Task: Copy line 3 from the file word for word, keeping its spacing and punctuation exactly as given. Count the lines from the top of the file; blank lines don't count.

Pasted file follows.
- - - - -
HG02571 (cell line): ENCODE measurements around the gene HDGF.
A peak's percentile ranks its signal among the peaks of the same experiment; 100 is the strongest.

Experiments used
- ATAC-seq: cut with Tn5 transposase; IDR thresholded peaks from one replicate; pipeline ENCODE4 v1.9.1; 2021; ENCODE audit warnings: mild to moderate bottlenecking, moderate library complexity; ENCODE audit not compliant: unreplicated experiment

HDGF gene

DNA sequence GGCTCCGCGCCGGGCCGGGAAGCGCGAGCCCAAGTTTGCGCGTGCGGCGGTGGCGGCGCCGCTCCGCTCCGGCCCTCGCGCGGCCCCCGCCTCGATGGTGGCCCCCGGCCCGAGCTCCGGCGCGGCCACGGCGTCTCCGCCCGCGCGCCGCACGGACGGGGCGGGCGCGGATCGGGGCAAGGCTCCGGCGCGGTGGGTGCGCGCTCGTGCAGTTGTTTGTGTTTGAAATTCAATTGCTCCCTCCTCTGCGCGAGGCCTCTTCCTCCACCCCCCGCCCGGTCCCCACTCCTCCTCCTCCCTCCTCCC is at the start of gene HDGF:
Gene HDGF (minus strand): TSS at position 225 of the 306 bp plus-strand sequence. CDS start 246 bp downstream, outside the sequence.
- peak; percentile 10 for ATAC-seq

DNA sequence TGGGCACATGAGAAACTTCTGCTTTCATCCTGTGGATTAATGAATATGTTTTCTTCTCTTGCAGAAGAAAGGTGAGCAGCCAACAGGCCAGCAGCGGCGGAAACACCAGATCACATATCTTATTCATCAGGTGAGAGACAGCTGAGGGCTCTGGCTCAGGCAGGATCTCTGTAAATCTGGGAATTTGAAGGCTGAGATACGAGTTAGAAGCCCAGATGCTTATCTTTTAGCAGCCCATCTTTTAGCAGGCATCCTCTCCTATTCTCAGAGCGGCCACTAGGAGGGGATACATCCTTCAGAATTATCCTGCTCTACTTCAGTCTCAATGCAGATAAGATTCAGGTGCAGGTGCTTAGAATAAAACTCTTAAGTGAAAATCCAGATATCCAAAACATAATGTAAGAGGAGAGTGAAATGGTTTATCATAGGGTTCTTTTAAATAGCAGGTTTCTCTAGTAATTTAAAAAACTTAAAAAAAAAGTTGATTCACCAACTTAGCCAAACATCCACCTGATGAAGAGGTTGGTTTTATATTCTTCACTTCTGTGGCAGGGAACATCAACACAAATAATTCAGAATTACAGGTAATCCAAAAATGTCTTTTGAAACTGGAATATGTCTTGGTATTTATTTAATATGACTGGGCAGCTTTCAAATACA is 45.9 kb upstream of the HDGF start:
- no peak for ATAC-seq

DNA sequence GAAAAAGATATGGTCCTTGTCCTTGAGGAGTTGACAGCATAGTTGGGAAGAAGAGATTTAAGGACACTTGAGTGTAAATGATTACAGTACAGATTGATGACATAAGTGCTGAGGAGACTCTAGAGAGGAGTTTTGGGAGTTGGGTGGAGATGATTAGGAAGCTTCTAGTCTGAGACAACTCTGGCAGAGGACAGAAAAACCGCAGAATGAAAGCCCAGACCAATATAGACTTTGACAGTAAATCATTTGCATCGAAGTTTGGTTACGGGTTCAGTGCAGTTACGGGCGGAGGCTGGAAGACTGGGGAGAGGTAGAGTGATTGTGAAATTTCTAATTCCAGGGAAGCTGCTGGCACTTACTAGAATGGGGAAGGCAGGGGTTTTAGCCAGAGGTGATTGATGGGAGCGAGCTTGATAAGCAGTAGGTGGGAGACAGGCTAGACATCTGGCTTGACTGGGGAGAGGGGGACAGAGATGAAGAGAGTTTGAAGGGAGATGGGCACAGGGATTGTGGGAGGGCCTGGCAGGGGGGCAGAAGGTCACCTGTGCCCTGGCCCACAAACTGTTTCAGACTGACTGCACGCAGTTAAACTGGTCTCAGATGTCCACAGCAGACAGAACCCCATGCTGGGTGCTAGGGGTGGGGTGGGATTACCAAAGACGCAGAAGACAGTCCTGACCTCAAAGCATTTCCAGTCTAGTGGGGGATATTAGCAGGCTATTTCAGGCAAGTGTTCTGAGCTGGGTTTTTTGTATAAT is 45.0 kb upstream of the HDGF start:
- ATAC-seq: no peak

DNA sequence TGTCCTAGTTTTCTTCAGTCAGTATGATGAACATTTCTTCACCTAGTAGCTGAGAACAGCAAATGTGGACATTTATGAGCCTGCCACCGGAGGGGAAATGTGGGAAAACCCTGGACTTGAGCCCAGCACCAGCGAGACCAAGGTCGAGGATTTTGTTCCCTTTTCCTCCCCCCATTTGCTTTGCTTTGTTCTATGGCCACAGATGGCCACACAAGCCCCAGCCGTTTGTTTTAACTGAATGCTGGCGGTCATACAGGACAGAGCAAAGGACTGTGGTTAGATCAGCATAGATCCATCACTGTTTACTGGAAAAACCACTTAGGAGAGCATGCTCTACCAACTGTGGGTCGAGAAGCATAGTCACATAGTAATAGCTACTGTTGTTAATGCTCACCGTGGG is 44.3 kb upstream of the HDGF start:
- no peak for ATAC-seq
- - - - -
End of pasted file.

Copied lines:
Experiments used